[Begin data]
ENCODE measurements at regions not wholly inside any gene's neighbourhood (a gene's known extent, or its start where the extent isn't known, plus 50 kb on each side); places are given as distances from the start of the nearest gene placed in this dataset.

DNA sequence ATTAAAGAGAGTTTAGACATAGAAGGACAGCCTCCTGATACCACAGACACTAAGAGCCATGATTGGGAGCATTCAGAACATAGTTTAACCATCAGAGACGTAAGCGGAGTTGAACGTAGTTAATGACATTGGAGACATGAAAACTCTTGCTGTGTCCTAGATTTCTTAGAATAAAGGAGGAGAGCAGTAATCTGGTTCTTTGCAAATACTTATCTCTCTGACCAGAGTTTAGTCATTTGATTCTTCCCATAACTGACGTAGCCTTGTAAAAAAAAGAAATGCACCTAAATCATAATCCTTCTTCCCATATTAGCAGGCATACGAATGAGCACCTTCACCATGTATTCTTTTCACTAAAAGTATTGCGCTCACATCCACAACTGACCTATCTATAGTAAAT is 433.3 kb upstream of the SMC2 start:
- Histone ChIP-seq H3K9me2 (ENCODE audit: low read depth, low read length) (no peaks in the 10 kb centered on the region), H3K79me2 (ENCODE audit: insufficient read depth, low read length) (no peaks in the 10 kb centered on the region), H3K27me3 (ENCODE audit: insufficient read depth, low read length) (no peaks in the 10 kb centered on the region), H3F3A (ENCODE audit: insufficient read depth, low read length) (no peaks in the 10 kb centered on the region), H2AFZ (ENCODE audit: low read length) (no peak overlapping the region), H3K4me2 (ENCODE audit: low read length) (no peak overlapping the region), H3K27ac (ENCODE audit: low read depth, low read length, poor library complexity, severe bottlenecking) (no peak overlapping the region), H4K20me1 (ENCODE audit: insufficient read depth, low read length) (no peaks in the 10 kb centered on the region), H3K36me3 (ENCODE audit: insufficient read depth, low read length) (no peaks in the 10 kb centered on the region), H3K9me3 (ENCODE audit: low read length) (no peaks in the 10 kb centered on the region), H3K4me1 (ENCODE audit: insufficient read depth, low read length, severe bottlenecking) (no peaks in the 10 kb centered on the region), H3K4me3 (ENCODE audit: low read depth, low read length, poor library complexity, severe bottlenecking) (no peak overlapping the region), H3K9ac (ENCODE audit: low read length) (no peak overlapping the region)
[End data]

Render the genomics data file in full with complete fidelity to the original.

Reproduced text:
ENCODE measurements at regions not wholly inside any gene's neighbourhood (a gene's known extent, or its start where the extent isn't known, plus 50 kb on each side); places are given as distances from the start of the nearest gene placed in this dataset.

DNA sequence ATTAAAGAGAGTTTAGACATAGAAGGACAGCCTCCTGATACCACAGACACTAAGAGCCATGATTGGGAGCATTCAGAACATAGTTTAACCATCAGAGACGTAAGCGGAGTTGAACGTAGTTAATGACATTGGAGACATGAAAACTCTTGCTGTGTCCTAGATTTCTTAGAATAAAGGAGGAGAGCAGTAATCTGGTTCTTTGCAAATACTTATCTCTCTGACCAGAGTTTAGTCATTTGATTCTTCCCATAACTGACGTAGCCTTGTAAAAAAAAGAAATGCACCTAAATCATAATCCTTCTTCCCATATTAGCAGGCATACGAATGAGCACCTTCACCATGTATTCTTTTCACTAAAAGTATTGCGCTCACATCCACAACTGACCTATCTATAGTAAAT is 433.3 kb upstream of the SMC2 start:
- Histone ChIP-seq H3K9me2 (ENCODE audit: low read depth, low read length) (no peaks in the 10 kb centered on the region), H3K79me2 (ENCODE audit: insufficient read depth, low read length) (no peaks in the 10 kb centered on the region), H3K27me3 (ENCODE audit: insufficient read depth, low read length) (no peaks in the 10 kb centered on the region), H3F3A (ENCODE audit: insufficient read depth, low read length) (no peaks in the 10 kb centered on the region), H2AFZ (ENCODE audit: low read length) (no peak overlapping the region), H3K4me2 (ENCODE audit: low read length) (no peak overlapping the region), H3K27ac (ENCODE audit: low read depth, low read length, poor library complexity, severe bottlenecking) (no peak overlapping the region), H4K20me1 (ENCODE audit: insufficient read depth, low read length) (no peaks in the 10 kb centered on the region), H3K36me3 (ENCODE audit: insufficient read depth, low read length) (no peaks in the 10 kb centered on the region), H3K9me3 (ENCODE audit: low read length) (no peaks in the 10 kb centered on the region), H3K4me1 (ENCODE audit: insufficient read depth, low read length, severe bottlenecking) (no peaks in the 10 kb centered on the region), H3K4me3 (ENCODE audit: low read depth, low read length, poor library complexity, severe bottlenecking) (no peak overlapping the region), H3K9ac (ENCODE audit: low read length) (no peak overlapping the region)